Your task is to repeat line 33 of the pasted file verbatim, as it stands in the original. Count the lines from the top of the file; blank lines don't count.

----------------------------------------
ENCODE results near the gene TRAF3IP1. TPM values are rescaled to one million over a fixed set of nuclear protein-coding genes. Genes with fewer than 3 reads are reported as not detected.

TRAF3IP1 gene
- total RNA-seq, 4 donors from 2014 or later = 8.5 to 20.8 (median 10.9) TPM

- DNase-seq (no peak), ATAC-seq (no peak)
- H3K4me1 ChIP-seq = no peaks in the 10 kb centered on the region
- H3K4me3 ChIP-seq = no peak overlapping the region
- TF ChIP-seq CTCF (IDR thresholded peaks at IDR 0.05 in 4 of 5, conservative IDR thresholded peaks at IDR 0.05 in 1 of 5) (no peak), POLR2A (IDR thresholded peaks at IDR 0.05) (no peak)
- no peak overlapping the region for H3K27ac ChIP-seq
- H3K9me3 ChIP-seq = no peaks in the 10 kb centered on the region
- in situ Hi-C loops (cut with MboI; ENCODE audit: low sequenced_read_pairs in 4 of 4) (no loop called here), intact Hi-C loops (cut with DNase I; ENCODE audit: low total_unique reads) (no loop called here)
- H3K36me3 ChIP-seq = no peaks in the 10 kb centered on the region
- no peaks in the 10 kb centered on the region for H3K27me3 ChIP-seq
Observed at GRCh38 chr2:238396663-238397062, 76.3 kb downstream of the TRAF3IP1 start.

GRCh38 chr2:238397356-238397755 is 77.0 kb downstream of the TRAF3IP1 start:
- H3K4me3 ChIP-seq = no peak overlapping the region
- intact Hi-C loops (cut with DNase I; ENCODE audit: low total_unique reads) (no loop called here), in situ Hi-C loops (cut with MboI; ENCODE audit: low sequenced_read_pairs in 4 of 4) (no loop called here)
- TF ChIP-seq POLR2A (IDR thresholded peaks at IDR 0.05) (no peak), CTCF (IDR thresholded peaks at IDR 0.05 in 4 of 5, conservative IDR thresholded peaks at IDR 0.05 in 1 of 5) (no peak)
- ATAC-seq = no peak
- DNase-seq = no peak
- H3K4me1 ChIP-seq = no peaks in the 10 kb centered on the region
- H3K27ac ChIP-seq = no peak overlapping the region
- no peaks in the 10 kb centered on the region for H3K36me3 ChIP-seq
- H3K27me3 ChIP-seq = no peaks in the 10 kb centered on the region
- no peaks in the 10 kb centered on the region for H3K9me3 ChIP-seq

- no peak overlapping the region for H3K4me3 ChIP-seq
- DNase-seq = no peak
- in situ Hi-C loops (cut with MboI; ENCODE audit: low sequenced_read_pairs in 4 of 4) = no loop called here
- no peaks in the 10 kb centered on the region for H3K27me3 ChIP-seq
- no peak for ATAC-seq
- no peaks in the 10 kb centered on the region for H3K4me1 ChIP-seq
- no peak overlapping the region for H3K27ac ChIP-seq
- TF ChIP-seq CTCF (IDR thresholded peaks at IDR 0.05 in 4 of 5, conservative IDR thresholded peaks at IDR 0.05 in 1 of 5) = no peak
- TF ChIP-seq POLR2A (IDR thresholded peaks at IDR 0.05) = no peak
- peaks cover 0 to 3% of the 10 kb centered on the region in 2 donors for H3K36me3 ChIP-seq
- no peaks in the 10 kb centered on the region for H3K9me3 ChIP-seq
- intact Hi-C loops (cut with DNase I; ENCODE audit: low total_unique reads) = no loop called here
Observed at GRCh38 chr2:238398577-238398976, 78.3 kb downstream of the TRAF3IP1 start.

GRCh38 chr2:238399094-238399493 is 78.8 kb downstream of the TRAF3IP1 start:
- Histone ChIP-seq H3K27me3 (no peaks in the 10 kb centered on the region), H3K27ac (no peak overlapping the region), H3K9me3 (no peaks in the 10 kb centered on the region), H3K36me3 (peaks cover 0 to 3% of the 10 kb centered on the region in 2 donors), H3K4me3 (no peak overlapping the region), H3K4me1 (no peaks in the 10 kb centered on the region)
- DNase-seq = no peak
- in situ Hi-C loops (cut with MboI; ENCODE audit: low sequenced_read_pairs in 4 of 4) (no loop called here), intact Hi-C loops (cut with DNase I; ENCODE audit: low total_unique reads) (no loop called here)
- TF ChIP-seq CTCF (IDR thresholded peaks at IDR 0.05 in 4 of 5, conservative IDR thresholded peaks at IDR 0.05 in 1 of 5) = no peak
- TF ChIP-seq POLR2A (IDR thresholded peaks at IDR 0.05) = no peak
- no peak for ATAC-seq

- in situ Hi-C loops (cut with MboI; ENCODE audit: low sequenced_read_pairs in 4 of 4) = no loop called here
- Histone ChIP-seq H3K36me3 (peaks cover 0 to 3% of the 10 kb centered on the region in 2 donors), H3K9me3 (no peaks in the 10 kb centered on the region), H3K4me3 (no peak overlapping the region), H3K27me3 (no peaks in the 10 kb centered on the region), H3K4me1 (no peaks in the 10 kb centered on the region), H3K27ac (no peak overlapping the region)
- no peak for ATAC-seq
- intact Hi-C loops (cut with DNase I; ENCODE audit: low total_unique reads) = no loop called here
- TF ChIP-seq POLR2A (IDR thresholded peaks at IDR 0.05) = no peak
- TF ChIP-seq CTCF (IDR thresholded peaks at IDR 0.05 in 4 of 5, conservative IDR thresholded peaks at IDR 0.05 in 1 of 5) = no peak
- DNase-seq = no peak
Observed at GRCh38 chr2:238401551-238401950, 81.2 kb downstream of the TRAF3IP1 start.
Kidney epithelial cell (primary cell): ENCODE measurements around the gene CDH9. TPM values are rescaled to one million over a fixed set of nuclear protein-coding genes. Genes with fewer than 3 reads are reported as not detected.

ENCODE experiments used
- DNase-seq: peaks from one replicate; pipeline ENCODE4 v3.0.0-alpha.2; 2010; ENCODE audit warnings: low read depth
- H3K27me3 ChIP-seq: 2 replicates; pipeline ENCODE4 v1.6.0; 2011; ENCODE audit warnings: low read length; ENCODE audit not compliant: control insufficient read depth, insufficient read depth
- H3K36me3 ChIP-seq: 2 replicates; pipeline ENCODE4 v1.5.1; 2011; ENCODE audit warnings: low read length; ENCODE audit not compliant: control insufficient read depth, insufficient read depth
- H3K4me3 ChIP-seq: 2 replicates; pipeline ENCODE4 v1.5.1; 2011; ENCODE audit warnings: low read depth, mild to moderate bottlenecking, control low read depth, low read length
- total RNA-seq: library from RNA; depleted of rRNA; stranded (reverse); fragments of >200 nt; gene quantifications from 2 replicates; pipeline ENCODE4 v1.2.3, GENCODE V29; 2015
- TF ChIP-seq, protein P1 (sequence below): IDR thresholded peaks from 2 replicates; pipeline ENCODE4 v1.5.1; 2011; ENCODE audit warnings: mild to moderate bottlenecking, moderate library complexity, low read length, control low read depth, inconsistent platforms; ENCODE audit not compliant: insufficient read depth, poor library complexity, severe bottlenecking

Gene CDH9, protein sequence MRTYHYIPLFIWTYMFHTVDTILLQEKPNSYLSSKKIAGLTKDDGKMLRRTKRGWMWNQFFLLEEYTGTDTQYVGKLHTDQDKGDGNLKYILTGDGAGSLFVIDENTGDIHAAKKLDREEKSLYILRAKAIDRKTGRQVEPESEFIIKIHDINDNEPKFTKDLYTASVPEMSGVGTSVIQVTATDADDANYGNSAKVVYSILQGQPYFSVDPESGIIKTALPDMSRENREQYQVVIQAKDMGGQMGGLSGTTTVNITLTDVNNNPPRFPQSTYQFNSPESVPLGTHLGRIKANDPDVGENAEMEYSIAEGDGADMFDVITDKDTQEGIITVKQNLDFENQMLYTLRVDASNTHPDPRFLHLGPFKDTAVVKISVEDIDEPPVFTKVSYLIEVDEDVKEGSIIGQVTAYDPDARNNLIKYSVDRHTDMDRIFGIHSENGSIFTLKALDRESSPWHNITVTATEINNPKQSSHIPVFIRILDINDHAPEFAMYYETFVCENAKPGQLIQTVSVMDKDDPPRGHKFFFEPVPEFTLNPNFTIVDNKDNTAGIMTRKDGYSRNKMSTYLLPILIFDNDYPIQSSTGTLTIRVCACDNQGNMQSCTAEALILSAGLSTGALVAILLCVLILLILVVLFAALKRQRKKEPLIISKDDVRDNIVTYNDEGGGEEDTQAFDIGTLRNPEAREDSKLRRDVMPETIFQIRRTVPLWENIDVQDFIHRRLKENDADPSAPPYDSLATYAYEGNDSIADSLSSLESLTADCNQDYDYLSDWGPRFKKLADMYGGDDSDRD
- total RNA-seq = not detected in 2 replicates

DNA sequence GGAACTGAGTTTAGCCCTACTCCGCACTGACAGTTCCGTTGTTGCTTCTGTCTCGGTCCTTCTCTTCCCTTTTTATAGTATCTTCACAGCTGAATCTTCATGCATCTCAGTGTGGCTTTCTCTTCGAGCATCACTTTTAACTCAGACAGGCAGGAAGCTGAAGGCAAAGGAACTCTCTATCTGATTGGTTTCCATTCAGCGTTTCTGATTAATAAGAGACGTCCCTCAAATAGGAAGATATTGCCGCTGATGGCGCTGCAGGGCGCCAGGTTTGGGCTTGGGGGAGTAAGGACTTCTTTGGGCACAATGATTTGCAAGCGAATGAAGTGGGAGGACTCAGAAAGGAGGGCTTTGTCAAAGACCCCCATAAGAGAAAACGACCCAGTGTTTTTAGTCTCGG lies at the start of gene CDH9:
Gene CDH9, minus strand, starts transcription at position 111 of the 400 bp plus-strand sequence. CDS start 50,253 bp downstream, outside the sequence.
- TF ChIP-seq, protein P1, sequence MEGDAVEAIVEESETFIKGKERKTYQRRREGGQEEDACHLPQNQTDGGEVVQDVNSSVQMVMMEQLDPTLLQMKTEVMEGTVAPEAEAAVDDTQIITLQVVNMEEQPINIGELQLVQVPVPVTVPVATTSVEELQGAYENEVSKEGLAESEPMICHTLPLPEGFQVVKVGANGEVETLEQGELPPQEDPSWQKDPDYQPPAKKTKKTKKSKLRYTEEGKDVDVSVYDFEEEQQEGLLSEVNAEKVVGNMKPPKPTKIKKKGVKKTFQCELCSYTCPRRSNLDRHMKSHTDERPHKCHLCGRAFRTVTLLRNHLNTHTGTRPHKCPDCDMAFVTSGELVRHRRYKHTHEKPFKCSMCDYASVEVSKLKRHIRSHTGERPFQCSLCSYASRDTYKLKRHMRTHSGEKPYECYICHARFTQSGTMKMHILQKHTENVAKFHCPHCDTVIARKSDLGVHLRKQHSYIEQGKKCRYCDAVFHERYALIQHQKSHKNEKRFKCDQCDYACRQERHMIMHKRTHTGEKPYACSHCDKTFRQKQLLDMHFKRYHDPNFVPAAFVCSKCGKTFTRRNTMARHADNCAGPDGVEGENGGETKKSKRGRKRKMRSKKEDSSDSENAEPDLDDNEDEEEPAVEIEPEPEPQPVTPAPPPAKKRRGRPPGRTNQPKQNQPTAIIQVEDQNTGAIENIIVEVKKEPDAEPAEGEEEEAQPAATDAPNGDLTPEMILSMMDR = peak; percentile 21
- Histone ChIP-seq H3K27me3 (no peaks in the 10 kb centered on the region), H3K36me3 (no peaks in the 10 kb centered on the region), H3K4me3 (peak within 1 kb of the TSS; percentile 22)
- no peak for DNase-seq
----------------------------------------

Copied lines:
- TF ChIP-seq POLR2A (IDR thresholded peaks at IDR 0.05) = no peak